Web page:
Microbial Fuel Cell Architectures for a New Wastewater Treatment System

Project: Research project

Project Details




Bruce Logan

Pennsylvania State University

Microbial fuel cell architectures for a new wastewater treatment system

The goal of this project is to develop a wastewater treatment system based on microbial fuel cell (MFC) technology. MFCs would be developed using high surface-area graphite brush anodes and tubular cathodes, and modules of the MFCs would be inserted into tank reactors that continuously treat wastewater. Calculations by the investigator indicate that such MFCs linked with anaerobic digestion could recover 54% of the energy in a wastewater treatment plant and could save an additional 4% by not using aeration. This project will focus on several technical issues related to the improvement of efficiency and scale-up issues for MFC-based wastewater treatment, including optimization of brush anode loading. Experiments will be done to reduce anode specific surface areas from 9,600 m2/m3 (brush volume) to 500 m2/m3 to determine the point at which anode surface area limits power generation. Chemical treatment of graphite fibers will be tested to determine whether that enhances their efficiency for power generation and reduces acclimation times. In addition, tubular cathode materials will be examined in terms of their internal resistance, and a range of ion exchange materials (both cation and anion) will be tested for performance. The societal impacts of the research are potentially highly significant. If MFC-based wastewater treatment plants could be developed, they would save considerable amounts of energy. Such plants may be well suited for on-site or distributed treatment of wastewater, which has other potential environmental benefits. The project will support the training of two graduate students.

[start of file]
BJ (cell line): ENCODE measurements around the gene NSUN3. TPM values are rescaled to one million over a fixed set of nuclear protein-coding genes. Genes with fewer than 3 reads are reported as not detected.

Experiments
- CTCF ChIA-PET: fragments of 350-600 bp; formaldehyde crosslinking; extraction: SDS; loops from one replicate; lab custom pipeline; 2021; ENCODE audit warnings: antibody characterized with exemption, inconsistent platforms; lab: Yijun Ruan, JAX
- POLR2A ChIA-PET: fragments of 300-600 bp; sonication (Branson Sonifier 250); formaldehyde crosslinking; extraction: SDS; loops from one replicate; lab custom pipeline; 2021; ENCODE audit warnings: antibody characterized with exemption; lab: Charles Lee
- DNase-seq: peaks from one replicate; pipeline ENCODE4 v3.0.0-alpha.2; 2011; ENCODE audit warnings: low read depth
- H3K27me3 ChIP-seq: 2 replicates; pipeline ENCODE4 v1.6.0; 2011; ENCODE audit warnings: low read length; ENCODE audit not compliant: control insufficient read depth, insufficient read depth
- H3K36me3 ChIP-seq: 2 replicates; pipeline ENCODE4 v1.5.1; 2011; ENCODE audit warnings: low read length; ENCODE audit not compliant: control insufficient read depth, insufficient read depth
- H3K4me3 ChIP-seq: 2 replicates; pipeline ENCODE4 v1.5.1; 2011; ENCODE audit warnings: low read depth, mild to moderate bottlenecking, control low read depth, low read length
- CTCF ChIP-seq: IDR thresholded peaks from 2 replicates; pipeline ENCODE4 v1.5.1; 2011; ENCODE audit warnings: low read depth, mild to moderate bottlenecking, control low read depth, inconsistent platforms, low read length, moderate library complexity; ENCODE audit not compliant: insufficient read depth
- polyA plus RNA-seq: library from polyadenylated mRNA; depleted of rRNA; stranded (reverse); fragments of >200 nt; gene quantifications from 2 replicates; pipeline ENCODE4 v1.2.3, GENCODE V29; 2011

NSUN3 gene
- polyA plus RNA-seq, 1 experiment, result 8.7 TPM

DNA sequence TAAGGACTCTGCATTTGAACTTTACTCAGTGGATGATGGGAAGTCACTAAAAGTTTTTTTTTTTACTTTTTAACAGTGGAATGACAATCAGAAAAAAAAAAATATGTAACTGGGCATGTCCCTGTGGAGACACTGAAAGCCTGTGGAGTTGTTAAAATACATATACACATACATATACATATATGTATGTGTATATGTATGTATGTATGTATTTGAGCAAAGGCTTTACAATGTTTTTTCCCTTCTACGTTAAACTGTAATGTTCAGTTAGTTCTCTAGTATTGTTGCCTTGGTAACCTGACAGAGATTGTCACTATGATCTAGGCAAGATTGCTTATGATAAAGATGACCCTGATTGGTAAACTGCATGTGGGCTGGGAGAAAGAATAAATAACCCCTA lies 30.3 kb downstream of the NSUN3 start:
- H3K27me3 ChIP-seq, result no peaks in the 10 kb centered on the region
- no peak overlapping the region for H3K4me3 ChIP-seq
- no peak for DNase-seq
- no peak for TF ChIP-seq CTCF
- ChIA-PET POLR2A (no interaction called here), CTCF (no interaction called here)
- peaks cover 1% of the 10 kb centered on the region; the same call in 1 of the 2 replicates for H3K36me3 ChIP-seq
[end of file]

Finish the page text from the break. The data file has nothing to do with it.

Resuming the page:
Effective start/end date9/1/078/31/10


  • National Science Foundation: $250,000.00


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